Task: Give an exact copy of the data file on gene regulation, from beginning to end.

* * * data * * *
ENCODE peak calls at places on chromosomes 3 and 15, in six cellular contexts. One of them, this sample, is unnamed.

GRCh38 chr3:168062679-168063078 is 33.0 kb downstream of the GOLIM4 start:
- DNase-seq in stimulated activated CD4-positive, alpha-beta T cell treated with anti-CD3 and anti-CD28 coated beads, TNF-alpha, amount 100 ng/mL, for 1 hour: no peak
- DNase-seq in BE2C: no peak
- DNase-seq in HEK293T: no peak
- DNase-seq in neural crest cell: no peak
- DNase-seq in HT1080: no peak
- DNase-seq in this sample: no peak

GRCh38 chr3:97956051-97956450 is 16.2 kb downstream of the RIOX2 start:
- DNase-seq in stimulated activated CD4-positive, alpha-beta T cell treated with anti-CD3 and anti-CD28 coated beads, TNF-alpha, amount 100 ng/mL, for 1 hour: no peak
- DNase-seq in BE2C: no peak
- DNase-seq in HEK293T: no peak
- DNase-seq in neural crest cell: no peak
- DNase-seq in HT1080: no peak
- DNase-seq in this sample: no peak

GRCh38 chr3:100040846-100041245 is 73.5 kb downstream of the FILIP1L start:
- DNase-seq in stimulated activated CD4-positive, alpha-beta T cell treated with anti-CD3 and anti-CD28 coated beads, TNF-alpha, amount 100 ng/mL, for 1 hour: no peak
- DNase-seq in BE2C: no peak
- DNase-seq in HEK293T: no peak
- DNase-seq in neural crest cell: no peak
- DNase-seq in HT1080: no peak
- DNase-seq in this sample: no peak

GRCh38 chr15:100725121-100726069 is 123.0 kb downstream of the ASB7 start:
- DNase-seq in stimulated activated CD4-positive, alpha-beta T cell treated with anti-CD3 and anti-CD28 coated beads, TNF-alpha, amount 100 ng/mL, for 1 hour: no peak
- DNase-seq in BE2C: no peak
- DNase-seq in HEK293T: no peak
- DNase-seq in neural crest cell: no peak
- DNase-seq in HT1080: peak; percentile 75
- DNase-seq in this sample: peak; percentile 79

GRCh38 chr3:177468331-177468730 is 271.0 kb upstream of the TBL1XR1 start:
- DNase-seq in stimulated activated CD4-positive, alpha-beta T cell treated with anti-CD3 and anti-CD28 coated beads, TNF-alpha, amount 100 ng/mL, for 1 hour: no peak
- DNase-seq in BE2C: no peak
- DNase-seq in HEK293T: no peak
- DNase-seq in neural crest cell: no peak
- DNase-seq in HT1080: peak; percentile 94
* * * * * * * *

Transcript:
ENCODE peak calls at places on chromosomes 3 and 15, in six cellular contexts. One of them, this sample, is unnamed.

GRCh38 chr3:168062679-168063078 is 33.0 kb downstream of the GOLIM4 start:
- DNase-seq in stimulated activated CD4-positive, alpha-beta T cell treated with anti-CD3 and anti-CD28 coated beads, TNF-alpha, amount 100 ng/mL, for 1 hour: no peak
- DNase-seq in BE2C: no peak
- DNase-seq in HEK293T: no peak
- DNase-seq in neural crest cell: no peak
- DNase-seq in HT1080: no peak
- DNase-seq in this sample: no peak

GRCh38 chr3:97956051-97956450 is 16.2 kb downstream of the RIOX2 start:
- DNase-seq in stimulated activated CD4-positive, alpha-beta T cell treated with anti-CD3 and anti-CD28 coated beads, TNF-alpha, amount 100 ng/mL, for 1 hour: no peak
- DNase-seq in BE2C: no peak
- DNase-seq in HEK293T: no peak
- DNase-seq in neural crest cell: no peak
- DNase-seq in HT1080: no peak
- DNase-seq in this sample: no peak

GRCh38 chr3:100040846-100041245 is 73.5 kb downstream of the FILIP1L start:
- DNase-seq in stimulated activated CD4-positive, alpha-beta T cell treated with anti-CD3 and anti-CD28 coated beads, TNF-alpha, amount 100 ng/mL, for 1 hour: no peak
- DNase-seq in BE2C: no peak
- DNase-seq in HEK293T: no peak
- DNase-seq in neural crest cell: no peak
- DNase-seq in HT1080: no peak
- DNase-seq in this sample: no peak

GRCh38 chr15:100725121-100726069 is 123.0 kb downstream of the ASB7 start:
- DNase-seq in stimulated activated CD4-positive, alpha-beta T cell treated with anti-CD3 and anti-CD28 coated beads, TNF-alpha, amount 100 ng/mL, for 1 hour: no peak
- DNase-seq in BE2C: no peak
- DNase-seq in HEK293T: no peak
- DNase-seq in neural crest cell: no peak
- DNase-seq in HT1080: peak; percentile 75
- DNase-seq in this sample: peak; percentile 79

GRCh38 chr3:177468331-177468730 is 271.0 kb upstream of the TBL1XR1 start:
- DNase-seq in stimulated activated CD4-positive, alpha-beta T cell treated with anti-CD3 and anti-CD28 coated beads, TNF-alpha, amount 100 ng/mL, for 1 hour: no peak
- DNase-seq in BE2C: no peak
- DNase-seq in HEK293T: no peak
- DNase-seq in neural crest cell: no peak
- DNase-seq in HT1080: peak; percentile 94